But now Martin is the game’s winningest coach, a record that may never be broken. It took Martin less than two seasons to chase down Garrido, who stepped aside at Texas following the 2016 season. The only other active coach today with more than 1,500 wins, however, is Miami’s Jim Morris, who will retire following this season.
North Carolina’s Mike Fox and Louisiana State’s Paul Mainieri are the only two with even 1,400 wins, but it is unlikely either will coach for the 10 years or more that would be required to make up the more than 500-win gulf between them and Martin. Even Virginia’s Brian O’Connor, who is just 47 years old and ranks third among active coaches in winning percentage (behind Martin and Fox), would need to win 40 games for the next 33 years to reach 1,975 wins.
Morris, who has 1,583 wins of his own and spent two seasons as Martin’s first assistant coach, summed up the accomplishment succinctly.
“It’s a testament of a long time, winning a lot of games,” he said. “You look at the board and it says 40 years of 40 wins, that’s a lot of games.”
Vanderbilt Clinches SEC Title, Stanford Starts Strong
Vanderbilt clinched the SEC title and Stanford opened a pivotal series against Oregon State with a win.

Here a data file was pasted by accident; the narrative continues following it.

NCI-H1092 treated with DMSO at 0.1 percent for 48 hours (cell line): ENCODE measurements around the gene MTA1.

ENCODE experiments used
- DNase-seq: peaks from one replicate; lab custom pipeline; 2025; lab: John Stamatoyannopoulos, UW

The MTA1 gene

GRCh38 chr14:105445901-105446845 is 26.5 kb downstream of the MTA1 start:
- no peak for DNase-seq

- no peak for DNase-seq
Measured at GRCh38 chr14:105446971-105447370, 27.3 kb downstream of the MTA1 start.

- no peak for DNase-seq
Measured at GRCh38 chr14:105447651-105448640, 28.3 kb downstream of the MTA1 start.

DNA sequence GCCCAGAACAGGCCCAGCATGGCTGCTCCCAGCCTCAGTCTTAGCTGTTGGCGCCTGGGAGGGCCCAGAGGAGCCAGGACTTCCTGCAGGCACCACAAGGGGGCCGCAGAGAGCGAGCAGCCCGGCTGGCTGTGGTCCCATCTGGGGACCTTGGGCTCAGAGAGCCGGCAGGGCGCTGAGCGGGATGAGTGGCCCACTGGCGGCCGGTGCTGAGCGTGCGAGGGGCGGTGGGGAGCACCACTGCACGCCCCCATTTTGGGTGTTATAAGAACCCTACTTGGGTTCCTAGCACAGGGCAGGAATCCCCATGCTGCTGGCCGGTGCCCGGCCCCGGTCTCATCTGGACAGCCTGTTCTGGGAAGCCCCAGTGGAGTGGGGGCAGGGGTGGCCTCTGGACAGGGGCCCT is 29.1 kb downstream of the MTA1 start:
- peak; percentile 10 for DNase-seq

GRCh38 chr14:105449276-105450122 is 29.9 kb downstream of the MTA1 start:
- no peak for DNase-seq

Martin’s record-breaking victory came about two months after Garrido’s death. Martin and Garrido crossed paths plenty of times off the field over the years and Martin said his first meeting with Garrido was influential on his career.
In the mid-1970s, Martin, then an assistant coach, met Garrido in Wichita. At the time, Garrido also coached summer ball in the Alaska League and had then-Seminoles catcher Terry Kennedy on his team. Garrido apologized to Martin for what he saw as his inability to get Kennedy, who would go on to be the sixth overall pick in the 1977 draft, to do what he needed to improve.
“Here’s a guy with all the success that he’s had, and he’s apologizing to a guy he just met,” Martin said. “He was never critical of Terry Kennedy, he was critical of himself and his way of doing things and I’ve never forgotten that. I learned something from that.”
Martin and Garrido rarely met on the field, but they did face off in the CWS a few times. Garrido held a 5-1 edge against Martin.
“If it was, so called me against him, as we say in golf, I need to press because I’m really behind,” Martin said. “Augie was a great ambassador for the game of college baseball.”
With Martin’s quest for history now complete, the focus in Tallahassee now turns solely back to this year’s team. The Seminoles (32-14) came into the season ranked No. 3 and began the year 14-0. They have overcome a mid-April skid and have won eight of their last 10 games to get back into the hosting race.
Martin is acutely aware that the record has been a group effort. Now it is up to this year’s group to carry on that legacy.
“I’m so proud to be a Florida State Seminole,” Marin said. “What has been accomplished is Florida State’s accomplishment because I just got an opportunity to work for this great university and I’m surrounded by people who have done so much to keep this program moving upward.”